This cause of uncertainty is the presence of water in the apparatus. Suppose, in fact, that some drops of water are left in a globe full of air, of which the temperature is raised to that of boiling water; this water will turn into vapor and will occupy a volume about 1800 times greater than its original volume, and thus will then necessarily happen that when these vapors are condensed so that they occupy a volume 1800 times smaller, there will be attributed to the air which remains in the globe much too great an expansion; because it will be assumed that it is this air which, at the temperature of boiling water, occupied the whole volume of the globe. If the temperature is not carried to this degree the same cause of uncertainty will nevertheless exist, and its importance will depend upon the temperature at which the experiment is tried: for in this case the water will not be entirely vaporized, but the air will dissolve more and more of it as its temperature rises, and will receive in consequence a greater and greater increase in volume besides that which it gets from the heat; so that when we go again into the lower temperature, the volume of air which fills the globe will diminish for two reasons, 1. because of the loss of caloric, 2. because of the loss of the water which it holds in solution. We shall then still attribute to the air too great an expansion.

In general whenever we enclose with the gas liquids or even solids, for example muriate of ammonia, which can dissolve or vaporize at the temperature to which they are exposed, there necessarily result errors in the determination of the expansion of these gases.

...[2]

Before going further, I must jump ahead. Although I had recognized on many occasions that the gases oxygen, nitrogen, hydrogen, carbonic acid, and atmospheric air all expand identically from 0° to 80°, citizen Charles had noticed the same property in these gases 15 years ago; however, since he never published his results, it is only by great luck that I knew it. He had also sought to determine the expansion of water-soluble gas, and he had found for each a particular dilation different from that of other gases. In this respect, my experiments differ strongly from his.[3]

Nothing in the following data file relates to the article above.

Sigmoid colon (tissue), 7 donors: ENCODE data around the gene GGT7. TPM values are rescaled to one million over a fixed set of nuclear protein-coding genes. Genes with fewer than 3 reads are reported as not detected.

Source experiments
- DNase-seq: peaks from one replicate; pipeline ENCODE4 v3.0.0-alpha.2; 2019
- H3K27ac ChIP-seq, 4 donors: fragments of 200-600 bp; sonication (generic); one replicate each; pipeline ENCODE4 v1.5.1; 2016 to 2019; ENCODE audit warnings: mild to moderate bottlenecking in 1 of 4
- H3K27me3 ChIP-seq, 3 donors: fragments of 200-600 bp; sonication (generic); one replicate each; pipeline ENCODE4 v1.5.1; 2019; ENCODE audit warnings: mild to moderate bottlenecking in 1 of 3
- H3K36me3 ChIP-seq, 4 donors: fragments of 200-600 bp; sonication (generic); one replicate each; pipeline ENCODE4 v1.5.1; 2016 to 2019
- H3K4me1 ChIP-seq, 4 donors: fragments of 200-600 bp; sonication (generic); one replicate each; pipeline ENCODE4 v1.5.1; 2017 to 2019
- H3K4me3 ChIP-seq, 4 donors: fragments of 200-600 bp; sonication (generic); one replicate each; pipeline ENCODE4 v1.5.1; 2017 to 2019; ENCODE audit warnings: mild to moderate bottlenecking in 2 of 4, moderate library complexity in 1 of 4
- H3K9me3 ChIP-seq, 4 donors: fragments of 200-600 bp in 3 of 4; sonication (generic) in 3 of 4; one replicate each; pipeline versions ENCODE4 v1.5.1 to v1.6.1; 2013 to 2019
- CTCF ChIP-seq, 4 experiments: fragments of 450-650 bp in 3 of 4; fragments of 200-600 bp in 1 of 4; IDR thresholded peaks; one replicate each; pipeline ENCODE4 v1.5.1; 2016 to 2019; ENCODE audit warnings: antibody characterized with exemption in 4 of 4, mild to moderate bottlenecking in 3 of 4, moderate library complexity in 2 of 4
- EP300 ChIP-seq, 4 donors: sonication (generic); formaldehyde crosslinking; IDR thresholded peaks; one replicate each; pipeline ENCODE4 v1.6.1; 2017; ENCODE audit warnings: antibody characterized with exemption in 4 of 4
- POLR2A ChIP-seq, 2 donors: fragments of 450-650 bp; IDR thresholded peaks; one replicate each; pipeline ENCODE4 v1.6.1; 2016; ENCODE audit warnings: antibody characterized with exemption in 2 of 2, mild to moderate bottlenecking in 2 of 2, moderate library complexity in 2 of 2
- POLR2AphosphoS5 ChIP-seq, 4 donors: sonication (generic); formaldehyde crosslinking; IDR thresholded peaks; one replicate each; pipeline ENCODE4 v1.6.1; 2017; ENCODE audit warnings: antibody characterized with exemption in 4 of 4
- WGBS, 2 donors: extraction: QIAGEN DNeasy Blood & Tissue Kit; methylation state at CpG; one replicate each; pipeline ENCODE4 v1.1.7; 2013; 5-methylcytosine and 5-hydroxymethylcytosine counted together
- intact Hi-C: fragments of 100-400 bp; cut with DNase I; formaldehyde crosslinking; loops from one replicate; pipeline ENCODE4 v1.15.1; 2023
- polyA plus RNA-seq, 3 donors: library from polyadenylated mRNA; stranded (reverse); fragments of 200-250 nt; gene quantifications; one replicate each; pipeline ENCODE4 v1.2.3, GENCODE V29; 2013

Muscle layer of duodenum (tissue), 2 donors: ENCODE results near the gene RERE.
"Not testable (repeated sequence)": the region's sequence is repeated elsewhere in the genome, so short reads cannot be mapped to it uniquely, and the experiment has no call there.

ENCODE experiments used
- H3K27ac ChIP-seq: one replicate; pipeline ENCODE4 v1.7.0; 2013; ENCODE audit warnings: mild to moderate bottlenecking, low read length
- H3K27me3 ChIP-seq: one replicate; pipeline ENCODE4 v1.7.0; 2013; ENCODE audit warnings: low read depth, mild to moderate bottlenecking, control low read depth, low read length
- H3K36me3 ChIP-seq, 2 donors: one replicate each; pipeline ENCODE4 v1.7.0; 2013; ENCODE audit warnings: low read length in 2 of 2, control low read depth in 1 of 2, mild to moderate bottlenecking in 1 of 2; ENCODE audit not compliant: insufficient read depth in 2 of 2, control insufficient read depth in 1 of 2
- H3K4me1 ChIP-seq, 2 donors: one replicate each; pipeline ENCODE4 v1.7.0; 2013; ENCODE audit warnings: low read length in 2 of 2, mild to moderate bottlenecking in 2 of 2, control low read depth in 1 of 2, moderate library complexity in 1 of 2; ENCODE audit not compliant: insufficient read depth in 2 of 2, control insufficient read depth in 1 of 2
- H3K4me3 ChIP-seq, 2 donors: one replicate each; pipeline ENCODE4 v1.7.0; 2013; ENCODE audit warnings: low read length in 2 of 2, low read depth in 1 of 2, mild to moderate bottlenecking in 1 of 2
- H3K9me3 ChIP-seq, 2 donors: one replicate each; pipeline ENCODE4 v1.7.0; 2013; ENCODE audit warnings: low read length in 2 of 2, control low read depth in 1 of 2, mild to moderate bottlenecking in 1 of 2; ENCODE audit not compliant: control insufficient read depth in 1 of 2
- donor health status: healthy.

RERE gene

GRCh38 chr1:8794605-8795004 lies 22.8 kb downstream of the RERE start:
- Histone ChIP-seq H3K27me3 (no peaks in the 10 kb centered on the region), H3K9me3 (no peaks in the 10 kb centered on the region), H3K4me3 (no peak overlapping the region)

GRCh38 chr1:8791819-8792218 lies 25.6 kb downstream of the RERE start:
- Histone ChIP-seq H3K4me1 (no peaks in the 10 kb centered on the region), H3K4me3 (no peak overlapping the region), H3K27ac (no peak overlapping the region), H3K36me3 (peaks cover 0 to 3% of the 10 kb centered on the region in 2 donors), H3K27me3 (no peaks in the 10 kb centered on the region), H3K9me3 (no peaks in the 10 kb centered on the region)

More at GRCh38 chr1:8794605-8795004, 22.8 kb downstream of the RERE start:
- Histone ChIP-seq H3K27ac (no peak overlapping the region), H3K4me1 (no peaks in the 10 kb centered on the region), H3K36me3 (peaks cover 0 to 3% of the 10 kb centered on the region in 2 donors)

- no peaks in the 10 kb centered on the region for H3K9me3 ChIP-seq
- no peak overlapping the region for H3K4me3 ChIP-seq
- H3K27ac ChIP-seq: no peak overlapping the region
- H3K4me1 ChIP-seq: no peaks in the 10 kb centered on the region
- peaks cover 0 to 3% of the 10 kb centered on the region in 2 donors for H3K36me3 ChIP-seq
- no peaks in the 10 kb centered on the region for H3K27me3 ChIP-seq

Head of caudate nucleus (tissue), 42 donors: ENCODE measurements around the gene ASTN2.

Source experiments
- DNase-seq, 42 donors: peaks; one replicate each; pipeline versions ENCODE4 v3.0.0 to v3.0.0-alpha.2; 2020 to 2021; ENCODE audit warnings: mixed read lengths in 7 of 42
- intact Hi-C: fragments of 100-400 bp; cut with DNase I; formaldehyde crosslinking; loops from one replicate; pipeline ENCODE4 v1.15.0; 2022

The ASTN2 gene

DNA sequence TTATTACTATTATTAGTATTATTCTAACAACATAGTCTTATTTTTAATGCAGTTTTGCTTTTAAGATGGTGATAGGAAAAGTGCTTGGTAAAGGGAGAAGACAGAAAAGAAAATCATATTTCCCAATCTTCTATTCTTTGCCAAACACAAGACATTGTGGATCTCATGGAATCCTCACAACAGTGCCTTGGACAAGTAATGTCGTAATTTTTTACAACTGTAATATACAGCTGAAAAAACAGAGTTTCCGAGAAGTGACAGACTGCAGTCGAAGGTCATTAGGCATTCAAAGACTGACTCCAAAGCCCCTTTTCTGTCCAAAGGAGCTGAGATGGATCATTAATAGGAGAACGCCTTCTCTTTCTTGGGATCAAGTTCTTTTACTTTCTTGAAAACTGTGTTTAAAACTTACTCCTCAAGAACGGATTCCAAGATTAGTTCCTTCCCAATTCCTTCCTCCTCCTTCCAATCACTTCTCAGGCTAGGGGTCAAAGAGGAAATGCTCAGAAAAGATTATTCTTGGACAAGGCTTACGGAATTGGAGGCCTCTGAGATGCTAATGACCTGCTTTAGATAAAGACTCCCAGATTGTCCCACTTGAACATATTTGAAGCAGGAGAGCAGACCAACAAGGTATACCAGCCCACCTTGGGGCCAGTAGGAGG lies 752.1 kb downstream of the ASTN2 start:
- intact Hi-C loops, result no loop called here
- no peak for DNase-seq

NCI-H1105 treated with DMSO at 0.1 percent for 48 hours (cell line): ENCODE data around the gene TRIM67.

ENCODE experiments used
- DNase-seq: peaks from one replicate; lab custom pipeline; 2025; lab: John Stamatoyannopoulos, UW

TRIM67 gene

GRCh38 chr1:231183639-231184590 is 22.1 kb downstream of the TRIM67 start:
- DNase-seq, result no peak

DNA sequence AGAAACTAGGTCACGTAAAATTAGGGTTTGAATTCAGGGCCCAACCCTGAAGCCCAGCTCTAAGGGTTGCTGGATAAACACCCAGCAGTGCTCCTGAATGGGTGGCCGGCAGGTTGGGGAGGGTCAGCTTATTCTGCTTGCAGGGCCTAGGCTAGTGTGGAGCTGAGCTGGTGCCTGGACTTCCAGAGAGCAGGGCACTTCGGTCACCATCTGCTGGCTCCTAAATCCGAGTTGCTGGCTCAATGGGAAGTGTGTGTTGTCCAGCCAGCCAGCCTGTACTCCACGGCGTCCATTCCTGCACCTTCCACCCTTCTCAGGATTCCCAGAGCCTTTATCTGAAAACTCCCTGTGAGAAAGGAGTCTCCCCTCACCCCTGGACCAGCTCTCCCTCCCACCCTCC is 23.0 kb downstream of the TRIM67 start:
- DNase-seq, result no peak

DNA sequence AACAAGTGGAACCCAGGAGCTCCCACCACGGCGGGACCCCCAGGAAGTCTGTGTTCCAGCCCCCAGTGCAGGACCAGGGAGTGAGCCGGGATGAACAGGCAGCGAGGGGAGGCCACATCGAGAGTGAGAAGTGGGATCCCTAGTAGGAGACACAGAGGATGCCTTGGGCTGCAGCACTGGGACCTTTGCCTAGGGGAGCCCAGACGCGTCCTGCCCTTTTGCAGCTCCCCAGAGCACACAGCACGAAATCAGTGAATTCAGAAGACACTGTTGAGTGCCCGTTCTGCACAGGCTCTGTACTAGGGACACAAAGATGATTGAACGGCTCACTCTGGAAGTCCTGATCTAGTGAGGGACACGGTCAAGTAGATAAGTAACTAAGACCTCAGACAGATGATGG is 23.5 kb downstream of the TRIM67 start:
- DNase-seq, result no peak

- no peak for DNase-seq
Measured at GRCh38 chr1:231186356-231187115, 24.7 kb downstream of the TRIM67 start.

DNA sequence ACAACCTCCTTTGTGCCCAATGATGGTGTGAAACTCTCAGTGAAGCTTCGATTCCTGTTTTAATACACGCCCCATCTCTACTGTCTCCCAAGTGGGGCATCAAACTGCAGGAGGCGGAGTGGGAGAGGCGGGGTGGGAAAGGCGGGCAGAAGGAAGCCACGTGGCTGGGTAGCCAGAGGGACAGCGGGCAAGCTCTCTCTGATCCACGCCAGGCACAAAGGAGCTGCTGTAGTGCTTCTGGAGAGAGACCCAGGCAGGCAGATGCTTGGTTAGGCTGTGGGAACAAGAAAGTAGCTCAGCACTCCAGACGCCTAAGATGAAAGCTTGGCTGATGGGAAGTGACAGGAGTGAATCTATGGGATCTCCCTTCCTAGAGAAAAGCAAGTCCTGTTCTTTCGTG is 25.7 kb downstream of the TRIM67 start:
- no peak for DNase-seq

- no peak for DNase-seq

...

The experiments which I have now reported and which have all been made with great care prove incontestably that atmospheric air and the gases oxygen, hydrogen, nitrogen, nitrous oxide, ammonia, muriatic acid, sulphurous acid and carbonic acid all have the same expansion between the same degrees of heat; and thus consequently their greater or less density at the same pressure and temperature, their greater or less solubility in water, and their particular character have no influence on their expansion. On this basis I conclude that all gases in general expand equally between the same degrees of heat provided that they are all brought under the same conditions.

These investigations of the expansion of gases led me naturally to examine the expansion of vapors; but since I expected from the preceding results that they would expand like gases I decided to make my experiments only with one vapor, and I chose by preference the vapor of sulphuric ether as being the easiest to manage.